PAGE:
The graph in the article is misleading. 1 in 68 should be twice as high as 1 in136, but instead it's well more than twice as high as the 1 in 125 point.

about three weeks ago
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Introducing a Calendar System For the Information Age

Geoffrey.landis Start at perihelion (224 comments)

Might make sense to start the year at Earth's perihelion, and hence reference it to the orbit, and not to the axial tilt.

Perihelion is, coincidentally, also very close to when the current year starts (Jan 4, this year).

about three weeks ago
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Could Earth's Infrared Emissions Be a New Renewable Energy Source?

Geoffrey.landis Re:The efficency is indeed terrible. (78 comments)

I never get why people are so set on Solar-> Electricity.

Solar -> Heat is a lot more efficient and takes a lot less technology.

Absolutely. Solar heating (and hot water) is low tech, and easy to do-- it's been cost effective for quite a while.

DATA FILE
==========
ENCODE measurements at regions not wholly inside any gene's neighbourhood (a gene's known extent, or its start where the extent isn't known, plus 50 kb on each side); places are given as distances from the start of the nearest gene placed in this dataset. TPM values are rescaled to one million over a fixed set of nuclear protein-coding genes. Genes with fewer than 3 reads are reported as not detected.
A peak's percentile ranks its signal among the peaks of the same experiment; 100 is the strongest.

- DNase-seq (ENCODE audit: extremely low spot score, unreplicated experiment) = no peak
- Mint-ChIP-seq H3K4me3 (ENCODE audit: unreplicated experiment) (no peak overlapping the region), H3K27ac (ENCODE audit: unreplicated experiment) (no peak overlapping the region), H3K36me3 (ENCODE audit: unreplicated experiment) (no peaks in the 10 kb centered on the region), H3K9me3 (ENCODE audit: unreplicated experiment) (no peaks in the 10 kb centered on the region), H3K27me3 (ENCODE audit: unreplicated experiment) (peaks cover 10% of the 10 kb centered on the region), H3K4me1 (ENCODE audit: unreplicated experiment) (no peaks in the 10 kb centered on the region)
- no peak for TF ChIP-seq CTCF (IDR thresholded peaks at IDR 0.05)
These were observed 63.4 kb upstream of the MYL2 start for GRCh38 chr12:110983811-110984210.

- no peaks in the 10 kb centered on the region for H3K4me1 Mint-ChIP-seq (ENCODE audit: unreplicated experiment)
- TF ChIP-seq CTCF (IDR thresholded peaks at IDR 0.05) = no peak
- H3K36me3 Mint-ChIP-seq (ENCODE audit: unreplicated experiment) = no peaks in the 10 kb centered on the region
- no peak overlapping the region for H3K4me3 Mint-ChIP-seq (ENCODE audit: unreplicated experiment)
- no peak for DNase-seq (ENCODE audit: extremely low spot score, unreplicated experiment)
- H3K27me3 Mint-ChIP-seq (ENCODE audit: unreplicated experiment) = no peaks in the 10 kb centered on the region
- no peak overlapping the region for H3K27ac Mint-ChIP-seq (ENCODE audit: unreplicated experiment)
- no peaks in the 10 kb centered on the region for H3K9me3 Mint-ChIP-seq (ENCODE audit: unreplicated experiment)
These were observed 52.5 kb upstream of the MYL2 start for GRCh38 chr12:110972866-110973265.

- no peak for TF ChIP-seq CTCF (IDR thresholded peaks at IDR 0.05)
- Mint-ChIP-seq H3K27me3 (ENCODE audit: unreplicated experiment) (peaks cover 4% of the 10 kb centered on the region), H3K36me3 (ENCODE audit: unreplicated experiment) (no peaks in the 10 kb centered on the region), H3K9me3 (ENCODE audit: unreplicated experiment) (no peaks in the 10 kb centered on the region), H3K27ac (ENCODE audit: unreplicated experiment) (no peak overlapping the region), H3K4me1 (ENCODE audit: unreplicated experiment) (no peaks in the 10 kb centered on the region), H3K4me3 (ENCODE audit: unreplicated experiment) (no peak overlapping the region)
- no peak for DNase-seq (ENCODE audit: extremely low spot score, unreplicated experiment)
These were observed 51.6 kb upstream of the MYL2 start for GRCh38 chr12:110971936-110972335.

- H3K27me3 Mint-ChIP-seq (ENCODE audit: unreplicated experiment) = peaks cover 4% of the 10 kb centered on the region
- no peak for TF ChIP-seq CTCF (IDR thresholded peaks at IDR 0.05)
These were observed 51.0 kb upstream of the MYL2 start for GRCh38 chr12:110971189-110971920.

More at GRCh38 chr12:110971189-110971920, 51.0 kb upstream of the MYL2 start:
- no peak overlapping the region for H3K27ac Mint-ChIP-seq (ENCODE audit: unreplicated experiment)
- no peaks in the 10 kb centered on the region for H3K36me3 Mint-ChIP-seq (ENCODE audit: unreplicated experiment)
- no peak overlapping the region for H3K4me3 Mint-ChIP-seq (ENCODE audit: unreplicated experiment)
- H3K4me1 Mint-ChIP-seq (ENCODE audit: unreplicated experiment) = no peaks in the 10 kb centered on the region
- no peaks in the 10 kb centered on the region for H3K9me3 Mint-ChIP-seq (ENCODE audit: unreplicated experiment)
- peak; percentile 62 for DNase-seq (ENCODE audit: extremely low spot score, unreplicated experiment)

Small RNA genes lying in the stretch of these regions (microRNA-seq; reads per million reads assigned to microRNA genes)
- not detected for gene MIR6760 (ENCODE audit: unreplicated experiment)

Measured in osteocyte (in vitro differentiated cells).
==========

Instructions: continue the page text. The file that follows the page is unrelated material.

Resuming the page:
about a month ago
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Could Earth's Infrared Emissions Be a New Renewable Energy Source?

Geoffrey.landis A stupid idea. (78 comments)

Correct: it's a mostly useless idea.

The problem really is in the laws of thermodynamics.

The total energy radiated is indeed equal to the sunlight energy (although the power density is less by a factor of 4: the Earth absorbs sunlight on an area pi r^2, but radiates heat over an area 4 pi r^2)-- but usable energy is produced not by a heat source, but by the transfer of energy from a heat source to a heat sink-- the Carnot efficiency. The difficulty is that in intercepting the outgoing radiation, you necessarily put a thermal resistor into the circuit. Basically, they end up converting at efficiency characterized by the difference in temperatures of daytime and nighttime. The efficiency is terrible.

about a month ago

Submissions

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A Playlist for Comet Ison

Geoffrey.landis Geoffrey.landis writes  |  about 5 months ago

Geoffrey.landis (926948) writes "As comet ISON made its perilous perihelion pass, I decided that ISON needed a theme song, but as the nature of its journey became evident, shattering in the sunlight, I realized that ISON needs an entire playlist. So, for your entertainment, here's my comet ISON playlist. Comments? "
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Why the Arabic World Turned Away From Science

Geoffrey.landis Geoffrey.landis writes  |  about a year ago